He should definitely resign. Warren Buffet has a large stake in United so maybe he will push for Munoz to go, but go he should.
This now seems typical of the utter arrogance and contempt so many airlines show to their passengers – passengers who have paid good money for a seat to take them on their journey. It’s irrelevant what is paid for that seat as every transaction is between a willing buyer and a willing seller and to try and remove that man to put someone else in that seat is in my opinion criminally wrong – it’s akin to theft.
I just wonder however, why they couldn’t put the last crew member in the jumpseat or crew seat?14 Apr 2017
The whole thing is a mess and my bet is that he will ultimately go. I also wonder who else should shoulder the blame for this; whilst United clearly triggered the sequence of events, the “security” firm and, presumably the airport company on whose behalf they perform work, are also in the frame for a lawsuit, surely.14 Apr 2017
There is another story circulating that two first class passengers were bumped to economy to accommodate Munoz and his wife returning from a skiing trip from Aspen and yet another about a 94 year old grand mother also bumped down to economy from business on a 13hr flight LAX -MEL……. and I am sure they will keep coming and coming!14 Apr 2017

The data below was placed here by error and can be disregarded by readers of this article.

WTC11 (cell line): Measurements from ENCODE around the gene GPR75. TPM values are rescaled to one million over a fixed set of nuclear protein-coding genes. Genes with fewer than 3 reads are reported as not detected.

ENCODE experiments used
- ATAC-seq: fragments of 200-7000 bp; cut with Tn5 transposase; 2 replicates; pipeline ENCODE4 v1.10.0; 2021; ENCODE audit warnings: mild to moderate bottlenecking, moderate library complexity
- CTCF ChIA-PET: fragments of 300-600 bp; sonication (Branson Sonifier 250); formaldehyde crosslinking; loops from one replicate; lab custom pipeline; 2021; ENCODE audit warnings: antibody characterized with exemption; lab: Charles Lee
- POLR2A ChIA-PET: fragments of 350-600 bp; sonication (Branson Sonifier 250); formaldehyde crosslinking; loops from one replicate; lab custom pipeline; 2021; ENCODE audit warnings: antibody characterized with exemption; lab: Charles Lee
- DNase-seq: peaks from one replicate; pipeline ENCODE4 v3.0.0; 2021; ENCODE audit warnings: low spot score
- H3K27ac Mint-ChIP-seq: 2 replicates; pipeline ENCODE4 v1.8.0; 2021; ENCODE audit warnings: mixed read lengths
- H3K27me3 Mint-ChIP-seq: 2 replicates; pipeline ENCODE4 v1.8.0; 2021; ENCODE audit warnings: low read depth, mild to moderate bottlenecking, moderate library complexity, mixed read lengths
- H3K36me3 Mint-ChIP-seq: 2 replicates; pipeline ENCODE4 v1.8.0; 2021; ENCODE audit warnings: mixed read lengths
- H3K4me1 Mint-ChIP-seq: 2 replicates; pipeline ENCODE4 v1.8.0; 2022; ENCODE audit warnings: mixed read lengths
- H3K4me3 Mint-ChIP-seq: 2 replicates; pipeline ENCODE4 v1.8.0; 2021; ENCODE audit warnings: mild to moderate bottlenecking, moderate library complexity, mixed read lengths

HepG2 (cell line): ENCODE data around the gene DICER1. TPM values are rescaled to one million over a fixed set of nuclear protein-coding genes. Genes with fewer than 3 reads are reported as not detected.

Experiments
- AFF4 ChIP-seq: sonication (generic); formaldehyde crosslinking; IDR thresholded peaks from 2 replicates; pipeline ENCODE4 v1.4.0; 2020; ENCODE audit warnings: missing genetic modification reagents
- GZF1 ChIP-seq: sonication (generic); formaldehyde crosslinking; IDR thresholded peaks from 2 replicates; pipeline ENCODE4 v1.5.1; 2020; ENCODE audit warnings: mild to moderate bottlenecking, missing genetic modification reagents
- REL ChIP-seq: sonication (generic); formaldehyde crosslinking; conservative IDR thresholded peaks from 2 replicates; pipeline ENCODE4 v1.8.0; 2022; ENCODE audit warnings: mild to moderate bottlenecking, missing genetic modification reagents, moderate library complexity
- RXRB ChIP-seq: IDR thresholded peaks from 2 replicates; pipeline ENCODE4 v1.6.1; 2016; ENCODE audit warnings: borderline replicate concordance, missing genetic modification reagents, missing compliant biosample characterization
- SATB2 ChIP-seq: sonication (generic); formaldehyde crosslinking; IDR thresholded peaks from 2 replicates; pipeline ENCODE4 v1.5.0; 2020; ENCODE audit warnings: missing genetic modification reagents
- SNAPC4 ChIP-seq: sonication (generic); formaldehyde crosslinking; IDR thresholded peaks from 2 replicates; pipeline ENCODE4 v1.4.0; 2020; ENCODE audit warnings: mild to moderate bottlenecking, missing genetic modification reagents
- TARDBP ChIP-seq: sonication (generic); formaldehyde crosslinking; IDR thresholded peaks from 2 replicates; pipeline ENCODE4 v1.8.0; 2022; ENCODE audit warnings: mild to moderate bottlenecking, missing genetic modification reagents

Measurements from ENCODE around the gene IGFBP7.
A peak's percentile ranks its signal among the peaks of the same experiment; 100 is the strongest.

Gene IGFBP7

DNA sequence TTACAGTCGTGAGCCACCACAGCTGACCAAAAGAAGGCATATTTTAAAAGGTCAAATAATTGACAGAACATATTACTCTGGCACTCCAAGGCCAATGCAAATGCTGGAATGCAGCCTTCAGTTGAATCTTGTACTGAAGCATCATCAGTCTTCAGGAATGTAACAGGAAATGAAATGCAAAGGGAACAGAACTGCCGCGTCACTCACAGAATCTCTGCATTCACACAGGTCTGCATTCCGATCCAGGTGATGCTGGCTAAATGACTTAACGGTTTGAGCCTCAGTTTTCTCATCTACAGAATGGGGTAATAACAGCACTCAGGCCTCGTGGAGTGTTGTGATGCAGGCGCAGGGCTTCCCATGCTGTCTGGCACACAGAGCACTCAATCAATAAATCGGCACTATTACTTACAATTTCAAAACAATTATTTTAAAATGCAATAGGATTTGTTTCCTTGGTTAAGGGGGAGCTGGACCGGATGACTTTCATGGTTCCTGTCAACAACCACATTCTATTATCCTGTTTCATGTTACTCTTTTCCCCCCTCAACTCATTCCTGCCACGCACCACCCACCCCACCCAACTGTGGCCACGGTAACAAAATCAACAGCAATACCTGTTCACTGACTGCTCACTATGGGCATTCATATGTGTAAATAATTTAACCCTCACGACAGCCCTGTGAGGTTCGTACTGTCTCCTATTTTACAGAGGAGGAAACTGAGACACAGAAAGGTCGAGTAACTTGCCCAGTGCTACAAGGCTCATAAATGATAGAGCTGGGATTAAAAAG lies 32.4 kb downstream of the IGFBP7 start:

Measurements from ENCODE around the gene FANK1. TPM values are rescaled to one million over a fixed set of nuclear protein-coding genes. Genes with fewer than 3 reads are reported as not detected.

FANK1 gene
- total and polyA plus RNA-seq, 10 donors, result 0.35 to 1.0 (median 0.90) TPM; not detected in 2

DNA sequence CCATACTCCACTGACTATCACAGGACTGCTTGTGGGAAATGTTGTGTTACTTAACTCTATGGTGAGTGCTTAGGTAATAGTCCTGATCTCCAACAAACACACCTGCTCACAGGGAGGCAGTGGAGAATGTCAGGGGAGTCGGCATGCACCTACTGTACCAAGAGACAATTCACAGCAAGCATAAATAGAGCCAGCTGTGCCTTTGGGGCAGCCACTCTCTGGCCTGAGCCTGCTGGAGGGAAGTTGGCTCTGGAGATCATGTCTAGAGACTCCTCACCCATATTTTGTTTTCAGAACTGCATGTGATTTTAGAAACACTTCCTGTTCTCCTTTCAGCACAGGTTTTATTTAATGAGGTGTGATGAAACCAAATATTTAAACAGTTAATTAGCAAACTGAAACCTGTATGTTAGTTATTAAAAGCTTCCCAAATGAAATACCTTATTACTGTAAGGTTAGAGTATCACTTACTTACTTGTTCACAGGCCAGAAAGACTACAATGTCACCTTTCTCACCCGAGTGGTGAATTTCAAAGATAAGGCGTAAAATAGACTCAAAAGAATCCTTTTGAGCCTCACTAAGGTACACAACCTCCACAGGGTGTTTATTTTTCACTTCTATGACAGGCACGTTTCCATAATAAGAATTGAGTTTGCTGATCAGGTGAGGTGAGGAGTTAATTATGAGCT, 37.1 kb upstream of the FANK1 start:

When most fares were flexible and resulted in large numbers of no shows there was some justification for airlines (and hotels ) overbooking. Today most fares are non flex and therefore the seat has been paid for regardless of show or no show. This is compounded even more by the airlines that insist on selling only return tickets. This gives the greedy airlines the chance to sell a seat twice in the hope of no shows. This may be a different scenario from this disgusting case of UA but it is the policy of many airlines to purposely overbook to increase revenue.14 Apr 2017
This very sad incident highlights a different part of the broken USA travel experience. There is zero excuse for dragging a 69 year old passenger off an aircraft, once he has been boarded.
Similarly , there is no excuse for close body searches by the TSA with no accountability. Remember only a week or so ago, there were reports that police had been warned of a possible increase in complaints by passengers due to the TSA having increased powers for even more intrusive body searches.
I listened to the entire press conference presented by the Dr’s legal firm Corboy and Demetrio. I would add to Ahmad’s post above at 12.55, it is not only the Dr who has won the ‘lottery’ but also Corboy and Demetrio.
My hope is that any procedural or protocol review/investigation, will include other areas of the USA flying experience that is considered contentious, including the legal authority for close body searches without due cause…14 Apr 2017
I suspect many airlines after this, if not already, will be releasing an internal communication regarding a change or reiteration of the procedures to staff. It has such major consequences for an airline with a public incident of this magnitude. It will be interesting to see if there are longer term consequences to United than just the initial share price dip.14 Apr 2017